On the flip side, men need to be able to objectively discern what counts as threatening, invasive, or non-consensual talk and behavior, and be able to communicate these things to their peers. Learning to respect other people’s sexual boundaries, which is explicitly not something that is taught in mainstream culture, may take some time to learn. This is not to imply that every dude is a dolt when it comes to navigating boundaries or being respectful, just as it wouldn’t be true to say that every woman has the best communication skills ever due to, well, having ovaries or whatever. But the cultural conditioning that each gender receives is very strong and very thorough, so discussing general topics such as men’s or women’s sexuality can be a useful starting point.

Sadly, much of the burden does remain on men to communicate their sexuality in a way that does not sound threatening, because there is still so much sexual violence that women are justified to be on their guard around men they don’t know. Still, everyone has a right to sexual expression, and hopefully as both men and women discuss and dissect their own sexuality, there will be more opportunities for honest dialogue.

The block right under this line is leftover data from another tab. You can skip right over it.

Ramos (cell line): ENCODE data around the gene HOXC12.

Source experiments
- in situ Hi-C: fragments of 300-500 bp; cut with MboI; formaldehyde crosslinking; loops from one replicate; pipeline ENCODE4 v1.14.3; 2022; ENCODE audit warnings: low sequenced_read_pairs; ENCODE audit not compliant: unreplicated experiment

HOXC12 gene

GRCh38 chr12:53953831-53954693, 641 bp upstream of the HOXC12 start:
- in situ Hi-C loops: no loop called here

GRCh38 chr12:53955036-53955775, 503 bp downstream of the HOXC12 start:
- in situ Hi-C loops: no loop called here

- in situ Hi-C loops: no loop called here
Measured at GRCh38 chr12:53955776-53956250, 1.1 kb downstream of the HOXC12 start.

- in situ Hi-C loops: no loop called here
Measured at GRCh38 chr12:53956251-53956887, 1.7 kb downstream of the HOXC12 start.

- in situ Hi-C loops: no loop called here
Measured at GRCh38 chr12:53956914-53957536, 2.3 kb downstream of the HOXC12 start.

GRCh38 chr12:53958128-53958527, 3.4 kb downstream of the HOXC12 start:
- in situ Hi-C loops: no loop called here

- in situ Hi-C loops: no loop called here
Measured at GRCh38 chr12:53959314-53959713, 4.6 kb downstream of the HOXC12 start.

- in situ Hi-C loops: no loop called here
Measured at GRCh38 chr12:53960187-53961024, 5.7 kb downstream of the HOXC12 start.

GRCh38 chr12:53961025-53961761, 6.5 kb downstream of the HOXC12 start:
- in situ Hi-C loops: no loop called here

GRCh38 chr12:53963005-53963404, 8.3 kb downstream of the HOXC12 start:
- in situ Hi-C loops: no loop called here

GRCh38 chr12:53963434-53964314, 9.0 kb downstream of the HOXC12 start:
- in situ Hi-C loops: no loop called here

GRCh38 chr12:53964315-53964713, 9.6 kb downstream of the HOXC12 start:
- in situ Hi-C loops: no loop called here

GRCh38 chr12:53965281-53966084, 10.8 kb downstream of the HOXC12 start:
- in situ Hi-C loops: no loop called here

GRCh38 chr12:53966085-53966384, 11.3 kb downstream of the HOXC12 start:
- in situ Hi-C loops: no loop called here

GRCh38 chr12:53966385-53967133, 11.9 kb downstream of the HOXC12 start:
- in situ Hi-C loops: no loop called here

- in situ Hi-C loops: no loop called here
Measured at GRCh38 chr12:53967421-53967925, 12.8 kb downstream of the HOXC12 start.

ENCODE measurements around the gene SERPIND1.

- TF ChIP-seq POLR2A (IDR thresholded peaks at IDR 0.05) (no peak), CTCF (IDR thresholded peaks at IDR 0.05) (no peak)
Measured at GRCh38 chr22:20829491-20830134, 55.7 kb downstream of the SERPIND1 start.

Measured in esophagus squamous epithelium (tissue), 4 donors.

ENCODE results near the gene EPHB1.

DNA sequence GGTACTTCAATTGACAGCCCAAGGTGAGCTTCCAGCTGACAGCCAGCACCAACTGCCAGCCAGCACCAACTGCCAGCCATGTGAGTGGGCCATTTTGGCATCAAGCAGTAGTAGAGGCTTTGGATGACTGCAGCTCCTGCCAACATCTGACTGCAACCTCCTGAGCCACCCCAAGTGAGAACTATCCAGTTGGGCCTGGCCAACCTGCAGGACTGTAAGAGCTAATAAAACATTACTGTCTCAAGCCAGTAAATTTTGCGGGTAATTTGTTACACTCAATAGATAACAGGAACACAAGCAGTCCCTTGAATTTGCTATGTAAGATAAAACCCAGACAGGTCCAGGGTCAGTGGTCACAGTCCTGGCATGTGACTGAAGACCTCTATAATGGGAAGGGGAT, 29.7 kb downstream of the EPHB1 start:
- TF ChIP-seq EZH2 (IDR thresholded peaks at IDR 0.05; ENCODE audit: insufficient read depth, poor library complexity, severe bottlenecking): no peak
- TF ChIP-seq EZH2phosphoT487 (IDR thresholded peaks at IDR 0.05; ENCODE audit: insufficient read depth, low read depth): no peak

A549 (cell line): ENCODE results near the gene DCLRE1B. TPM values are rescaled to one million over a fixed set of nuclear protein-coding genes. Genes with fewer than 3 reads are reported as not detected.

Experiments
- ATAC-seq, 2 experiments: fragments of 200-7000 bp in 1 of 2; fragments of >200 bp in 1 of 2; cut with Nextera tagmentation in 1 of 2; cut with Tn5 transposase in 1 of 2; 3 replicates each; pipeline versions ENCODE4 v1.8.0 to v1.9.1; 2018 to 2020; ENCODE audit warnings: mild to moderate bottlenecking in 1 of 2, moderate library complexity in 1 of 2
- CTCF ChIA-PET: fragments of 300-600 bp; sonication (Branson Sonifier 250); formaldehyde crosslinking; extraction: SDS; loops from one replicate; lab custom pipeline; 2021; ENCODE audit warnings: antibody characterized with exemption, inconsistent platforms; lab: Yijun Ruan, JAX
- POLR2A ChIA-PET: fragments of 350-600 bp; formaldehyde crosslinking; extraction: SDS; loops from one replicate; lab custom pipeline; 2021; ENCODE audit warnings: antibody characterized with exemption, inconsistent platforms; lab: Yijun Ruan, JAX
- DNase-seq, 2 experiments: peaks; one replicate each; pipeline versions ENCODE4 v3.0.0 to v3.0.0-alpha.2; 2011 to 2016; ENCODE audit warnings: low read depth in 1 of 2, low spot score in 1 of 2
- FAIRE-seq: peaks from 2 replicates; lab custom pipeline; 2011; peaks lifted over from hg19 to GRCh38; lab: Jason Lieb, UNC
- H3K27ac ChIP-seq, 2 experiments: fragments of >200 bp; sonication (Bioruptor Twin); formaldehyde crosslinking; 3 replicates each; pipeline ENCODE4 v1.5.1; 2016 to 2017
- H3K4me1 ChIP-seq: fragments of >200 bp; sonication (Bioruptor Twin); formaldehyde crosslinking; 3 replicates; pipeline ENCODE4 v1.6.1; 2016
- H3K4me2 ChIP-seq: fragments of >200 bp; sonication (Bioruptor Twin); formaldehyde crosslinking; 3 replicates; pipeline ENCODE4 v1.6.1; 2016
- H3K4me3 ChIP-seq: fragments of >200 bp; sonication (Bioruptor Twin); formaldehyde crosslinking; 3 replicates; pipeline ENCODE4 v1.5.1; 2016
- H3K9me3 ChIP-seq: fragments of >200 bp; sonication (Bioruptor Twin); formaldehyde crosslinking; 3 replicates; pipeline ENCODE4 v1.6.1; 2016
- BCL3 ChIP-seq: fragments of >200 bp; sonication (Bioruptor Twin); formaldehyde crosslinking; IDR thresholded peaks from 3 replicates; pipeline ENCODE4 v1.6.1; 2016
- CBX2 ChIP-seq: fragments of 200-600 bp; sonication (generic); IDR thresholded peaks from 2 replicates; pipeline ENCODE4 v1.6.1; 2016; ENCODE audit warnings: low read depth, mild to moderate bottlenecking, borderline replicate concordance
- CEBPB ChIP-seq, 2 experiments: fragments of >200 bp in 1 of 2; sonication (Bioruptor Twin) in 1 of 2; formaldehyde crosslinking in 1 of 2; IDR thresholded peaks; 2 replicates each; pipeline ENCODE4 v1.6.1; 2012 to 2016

Follow us on Twitter @mysexprofessor. Follow Jeana, the author of this post, @foxyfolklorist.

About Jeana

Jeana

Jeana Jorgensen, PhD recently completed her doctoral degree in folklore and gender studies at Indiana University. She studies fairy tales and other narratives, dance, body art, feminist theory, digital humanities, and gender identity.

  • http://clarissethorn.wordpress.com Clarisse Thorn

    :) Great response to my article. Thanks for writing it!

  • http://twitter.com/foxyfolklorist Jeana Jorgensen

    Thanks! Your original article was so thought-provoking and remains so relevant, I really wanted to keep discussing and promoting awareness of the issues you raised.

  • anonymoose

    Your post reminded me of a funny, yet disturbingly thought provoking skit that I saw on Saturday Night Live.

    http://www.youtube.com/watch?v=gBVuAGFcGKY&feature=related

  • anonymoose

    Your writings on this were very thought provoking. I think about this topic often as I am bothered by and wonder about the consequences of the trend where woman try to sexually neuter ALL men mentally, because some men’s unwanted attentions.

    I wonder if they have been too successful in taming men’s sexual expression. I did just wonder if this is one reason women have been turning to the Internet to get creeped upon. I know a lot of women who use the Internet to be pursued aggressively because they just can’t get that in real life as men are being told that it is unwanted in the real world.